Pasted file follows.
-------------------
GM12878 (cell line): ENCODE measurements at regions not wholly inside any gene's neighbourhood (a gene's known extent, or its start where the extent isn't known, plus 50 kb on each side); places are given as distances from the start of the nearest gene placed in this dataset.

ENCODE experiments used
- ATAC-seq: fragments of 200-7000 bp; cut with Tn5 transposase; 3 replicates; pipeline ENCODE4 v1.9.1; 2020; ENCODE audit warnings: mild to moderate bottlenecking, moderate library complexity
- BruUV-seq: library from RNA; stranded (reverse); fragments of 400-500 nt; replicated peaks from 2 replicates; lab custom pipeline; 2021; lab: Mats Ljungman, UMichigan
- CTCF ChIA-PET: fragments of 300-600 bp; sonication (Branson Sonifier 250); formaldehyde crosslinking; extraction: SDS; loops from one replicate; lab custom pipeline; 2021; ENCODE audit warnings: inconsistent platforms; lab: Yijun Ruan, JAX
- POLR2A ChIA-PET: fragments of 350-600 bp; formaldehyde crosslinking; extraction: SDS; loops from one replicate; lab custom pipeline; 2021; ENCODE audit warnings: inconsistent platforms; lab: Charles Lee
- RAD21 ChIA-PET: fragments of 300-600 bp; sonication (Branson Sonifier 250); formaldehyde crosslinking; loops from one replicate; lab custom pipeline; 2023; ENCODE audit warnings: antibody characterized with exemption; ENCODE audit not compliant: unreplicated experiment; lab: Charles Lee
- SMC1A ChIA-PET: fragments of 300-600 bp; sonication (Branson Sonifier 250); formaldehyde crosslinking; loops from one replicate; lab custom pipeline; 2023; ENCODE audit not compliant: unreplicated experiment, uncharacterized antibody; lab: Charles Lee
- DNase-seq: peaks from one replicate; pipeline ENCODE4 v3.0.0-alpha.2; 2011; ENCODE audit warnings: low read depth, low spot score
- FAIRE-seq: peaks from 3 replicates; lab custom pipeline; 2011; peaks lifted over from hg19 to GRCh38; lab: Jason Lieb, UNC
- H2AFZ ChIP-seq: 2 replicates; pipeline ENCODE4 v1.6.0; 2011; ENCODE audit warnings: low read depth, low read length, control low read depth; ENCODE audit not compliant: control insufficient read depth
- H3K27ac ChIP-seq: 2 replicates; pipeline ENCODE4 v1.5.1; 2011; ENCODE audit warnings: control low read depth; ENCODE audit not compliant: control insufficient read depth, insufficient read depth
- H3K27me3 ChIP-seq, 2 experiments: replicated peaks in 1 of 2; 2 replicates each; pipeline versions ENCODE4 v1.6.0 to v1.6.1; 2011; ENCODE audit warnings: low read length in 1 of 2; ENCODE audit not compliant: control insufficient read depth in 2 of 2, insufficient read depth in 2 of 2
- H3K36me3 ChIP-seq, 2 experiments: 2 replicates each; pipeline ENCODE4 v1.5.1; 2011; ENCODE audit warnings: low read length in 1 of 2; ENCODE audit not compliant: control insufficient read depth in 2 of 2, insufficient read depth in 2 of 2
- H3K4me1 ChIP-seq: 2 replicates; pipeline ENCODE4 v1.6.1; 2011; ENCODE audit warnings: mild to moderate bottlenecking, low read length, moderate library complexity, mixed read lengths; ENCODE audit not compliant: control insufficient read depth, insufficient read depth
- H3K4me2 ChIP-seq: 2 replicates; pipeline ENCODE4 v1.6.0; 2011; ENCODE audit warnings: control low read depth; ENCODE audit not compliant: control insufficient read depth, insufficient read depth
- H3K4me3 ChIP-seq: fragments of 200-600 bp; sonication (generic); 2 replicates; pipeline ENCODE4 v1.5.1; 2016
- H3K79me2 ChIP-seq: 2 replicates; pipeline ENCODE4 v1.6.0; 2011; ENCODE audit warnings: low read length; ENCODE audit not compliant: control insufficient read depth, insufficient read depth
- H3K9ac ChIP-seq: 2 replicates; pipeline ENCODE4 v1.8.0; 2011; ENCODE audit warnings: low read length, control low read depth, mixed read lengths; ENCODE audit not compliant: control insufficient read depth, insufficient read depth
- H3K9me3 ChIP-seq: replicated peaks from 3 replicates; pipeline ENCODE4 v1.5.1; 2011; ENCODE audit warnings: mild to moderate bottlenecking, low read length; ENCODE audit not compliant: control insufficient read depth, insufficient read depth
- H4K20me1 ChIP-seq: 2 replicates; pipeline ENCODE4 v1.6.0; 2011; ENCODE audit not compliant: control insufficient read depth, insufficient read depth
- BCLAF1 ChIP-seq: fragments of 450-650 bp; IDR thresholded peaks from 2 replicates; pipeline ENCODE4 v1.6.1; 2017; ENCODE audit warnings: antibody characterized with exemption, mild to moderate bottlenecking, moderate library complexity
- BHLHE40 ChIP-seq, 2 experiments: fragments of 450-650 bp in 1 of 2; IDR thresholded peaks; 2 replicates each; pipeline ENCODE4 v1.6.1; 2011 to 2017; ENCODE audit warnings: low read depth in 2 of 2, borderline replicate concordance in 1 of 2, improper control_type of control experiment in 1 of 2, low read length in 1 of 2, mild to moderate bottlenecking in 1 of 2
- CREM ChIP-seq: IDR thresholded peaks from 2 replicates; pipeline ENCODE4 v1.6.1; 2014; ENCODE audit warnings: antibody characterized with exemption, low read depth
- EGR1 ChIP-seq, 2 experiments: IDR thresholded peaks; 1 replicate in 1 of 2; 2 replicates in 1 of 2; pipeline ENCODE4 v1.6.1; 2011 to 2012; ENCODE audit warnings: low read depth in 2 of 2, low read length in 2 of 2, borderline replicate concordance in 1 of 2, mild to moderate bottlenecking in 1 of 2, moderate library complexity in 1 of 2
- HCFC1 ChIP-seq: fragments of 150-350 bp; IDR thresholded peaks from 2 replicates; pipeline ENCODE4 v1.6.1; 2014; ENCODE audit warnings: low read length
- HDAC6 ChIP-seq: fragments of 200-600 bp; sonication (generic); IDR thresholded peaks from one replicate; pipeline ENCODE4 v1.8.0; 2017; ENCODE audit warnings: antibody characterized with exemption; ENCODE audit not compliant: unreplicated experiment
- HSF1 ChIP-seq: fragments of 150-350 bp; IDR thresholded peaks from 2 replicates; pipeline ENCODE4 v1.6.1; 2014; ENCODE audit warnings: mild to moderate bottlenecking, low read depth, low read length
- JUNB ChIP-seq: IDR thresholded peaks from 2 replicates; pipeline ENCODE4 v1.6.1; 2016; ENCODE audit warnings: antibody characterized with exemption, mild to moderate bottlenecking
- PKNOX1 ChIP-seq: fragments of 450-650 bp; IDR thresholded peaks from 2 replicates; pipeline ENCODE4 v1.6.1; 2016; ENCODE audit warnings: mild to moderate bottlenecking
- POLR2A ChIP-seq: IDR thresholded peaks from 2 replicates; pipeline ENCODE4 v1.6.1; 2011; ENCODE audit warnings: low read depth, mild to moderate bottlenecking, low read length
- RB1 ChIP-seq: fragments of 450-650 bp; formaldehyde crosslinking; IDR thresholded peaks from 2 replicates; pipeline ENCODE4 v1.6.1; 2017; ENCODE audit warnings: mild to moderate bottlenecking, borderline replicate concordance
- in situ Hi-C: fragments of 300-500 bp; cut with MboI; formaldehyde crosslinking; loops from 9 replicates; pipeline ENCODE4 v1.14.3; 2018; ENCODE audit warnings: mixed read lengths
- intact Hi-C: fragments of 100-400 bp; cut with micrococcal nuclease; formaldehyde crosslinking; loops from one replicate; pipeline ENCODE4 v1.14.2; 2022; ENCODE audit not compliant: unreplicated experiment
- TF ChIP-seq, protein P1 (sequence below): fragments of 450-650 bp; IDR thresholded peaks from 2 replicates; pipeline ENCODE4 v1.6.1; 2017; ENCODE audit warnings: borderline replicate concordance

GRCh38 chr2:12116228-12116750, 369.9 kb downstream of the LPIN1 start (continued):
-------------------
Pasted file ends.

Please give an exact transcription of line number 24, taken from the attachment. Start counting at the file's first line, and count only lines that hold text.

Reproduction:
- CREM ChIP-seq: IDR thresholded peaks from 2 replicates; pipeline ENCODE4 v1.6.1; 2014; ENCODE audit warnings: antibody characterized with exemption, low read depth